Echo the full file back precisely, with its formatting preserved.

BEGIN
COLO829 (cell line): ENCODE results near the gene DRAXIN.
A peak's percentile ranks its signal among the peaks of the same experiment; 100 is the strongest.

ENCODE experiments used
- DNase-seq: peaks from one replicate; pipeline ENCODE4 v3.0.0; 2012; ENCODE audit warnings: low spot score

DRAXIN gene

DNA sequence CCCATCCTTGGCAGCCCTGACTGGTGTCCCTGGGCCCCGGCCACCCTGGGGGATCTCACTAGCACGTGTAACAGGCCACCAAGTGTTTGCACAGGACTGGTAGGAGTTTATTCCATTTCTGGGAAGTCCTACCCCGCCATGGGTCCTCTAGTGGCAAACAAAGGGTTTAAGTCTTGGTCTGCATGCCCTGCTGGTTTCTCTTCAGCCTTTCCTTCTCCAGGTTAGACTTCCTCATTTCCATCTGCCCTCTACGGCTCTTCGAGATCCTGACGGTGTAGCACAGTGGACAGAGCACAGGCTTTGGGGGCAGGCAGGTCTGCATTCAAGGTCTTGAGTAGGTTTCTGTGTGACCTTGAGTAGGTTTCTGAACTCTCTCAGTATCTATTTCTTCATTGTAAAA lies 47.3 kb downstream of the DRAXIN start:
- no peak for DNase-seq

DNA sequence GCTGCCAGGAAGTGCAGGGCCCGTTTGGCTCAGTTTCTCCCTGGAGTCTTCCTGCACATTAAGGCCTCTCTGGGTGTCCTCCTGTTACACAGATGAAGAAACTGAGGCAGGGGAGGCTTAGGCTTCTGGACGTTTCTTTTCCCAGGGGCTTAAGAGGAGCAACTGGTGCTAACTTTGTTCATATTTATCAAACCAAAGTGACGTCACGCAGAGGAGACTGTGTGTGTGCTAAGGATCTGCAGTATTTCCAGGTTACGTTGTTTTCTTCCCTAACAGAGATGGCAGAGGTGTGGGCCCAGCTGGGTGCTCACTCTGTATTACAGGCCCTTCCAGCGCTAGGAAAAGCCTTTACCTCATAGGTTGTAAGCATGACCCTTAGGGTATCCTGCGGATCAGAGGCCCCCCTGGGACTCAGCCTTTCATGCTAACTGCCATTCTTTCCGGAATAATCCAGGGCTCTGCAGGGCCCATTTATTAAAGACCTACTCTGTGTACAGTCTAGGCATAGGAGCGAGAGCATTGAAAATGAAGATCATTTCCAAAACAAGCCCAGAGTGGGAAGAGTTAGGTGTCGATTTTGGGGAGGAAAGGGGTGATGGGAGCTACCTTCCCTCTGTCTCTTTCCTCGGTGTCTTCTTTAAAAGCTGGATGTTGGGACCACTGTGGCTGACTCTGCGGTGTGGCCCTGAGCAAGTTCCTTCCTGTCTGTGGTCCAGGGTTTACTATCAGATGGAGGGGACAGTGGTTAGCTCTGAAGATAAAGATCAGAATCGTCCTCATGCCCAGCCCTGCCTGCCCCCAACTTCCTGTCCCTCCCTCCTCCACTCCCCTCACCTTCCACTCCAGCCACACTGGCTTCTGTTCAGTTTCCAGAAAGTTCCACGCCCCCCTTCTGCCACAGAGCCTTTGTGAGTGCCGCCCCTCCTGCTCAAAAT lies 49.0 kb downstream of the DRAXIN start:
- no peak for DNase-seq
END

COLO829 (cell line): ENCODE results near the gene DRAXIN.
A peak's percentile ranks its signal among the peaks of the same experiment; 100 is the strongest.

ENCODE experiments used
- DNase-seq: peaks from one replicate; pipeline ENCODE4 v3.0.0; 2012; ENCODE audit warnings: low spot score

DRAXIN gene

DNA sequence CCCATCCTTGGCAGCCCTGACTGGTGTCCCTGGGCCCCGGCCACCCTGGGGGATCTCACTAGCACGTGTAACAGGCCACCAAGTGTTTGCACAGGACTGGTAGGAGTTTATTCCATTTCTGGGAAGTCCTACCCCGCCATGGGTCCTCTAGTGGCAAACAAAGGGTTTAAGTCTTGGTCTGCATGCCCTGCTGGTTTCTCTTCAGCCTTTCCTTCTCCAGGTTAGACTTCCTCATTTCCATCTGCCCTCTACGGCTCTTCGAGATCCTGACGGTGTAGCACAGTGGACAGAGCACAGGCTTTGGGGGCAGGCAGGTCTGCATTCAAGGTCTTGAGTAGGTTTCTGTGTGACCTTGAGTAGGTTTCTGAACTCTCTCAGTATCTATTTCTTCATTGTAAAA lies 47.3 kb downstream of the DRAXIN start:
- no peak for DNase-seq

DNA sequence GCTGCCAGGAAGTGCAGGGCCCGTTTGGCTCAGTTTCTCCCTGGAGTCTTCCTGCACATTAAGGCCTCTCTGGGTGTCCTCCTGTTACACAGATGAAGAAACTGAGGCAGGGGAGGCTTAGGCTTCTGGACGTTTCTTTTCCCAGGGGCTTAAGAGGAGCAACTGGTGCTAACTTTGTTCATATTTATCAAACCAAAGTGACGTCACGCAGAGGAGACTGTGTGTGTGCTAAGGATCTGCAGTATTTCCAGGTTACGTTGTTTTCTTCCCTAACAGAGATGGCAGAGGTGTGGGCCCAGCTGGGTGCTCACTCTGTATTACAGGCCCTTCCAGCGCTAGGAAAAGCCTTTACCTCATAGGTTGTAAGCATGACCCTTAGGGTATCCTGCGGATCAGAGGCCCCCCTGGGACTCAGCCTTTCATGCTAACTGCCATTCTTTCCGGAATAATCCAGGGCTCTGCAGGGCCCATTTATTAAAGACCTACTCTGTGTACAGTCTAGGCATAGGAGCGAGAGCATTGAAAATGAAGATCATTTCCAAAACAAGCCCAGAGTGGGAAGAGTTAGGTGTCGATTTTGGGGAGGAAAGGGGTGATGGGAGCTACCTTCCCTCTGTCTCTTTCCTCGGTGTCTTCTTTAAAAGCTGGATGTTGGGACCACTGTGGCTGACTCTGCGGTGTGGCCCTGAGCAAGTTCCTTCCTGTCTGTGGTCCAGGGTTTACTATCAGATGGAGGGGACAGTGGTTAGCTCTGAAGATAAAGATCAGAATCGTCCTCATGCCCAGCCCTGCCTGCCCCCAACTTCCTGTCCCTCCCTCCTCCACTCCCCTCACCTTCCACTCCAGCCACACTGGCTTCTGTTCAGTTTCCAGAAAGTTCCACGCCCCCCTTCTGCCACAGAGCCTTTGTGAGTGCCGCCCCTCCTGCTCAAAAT lies 49.0 kb downstream of the DRAXIN start:
- no peak for DNase-seq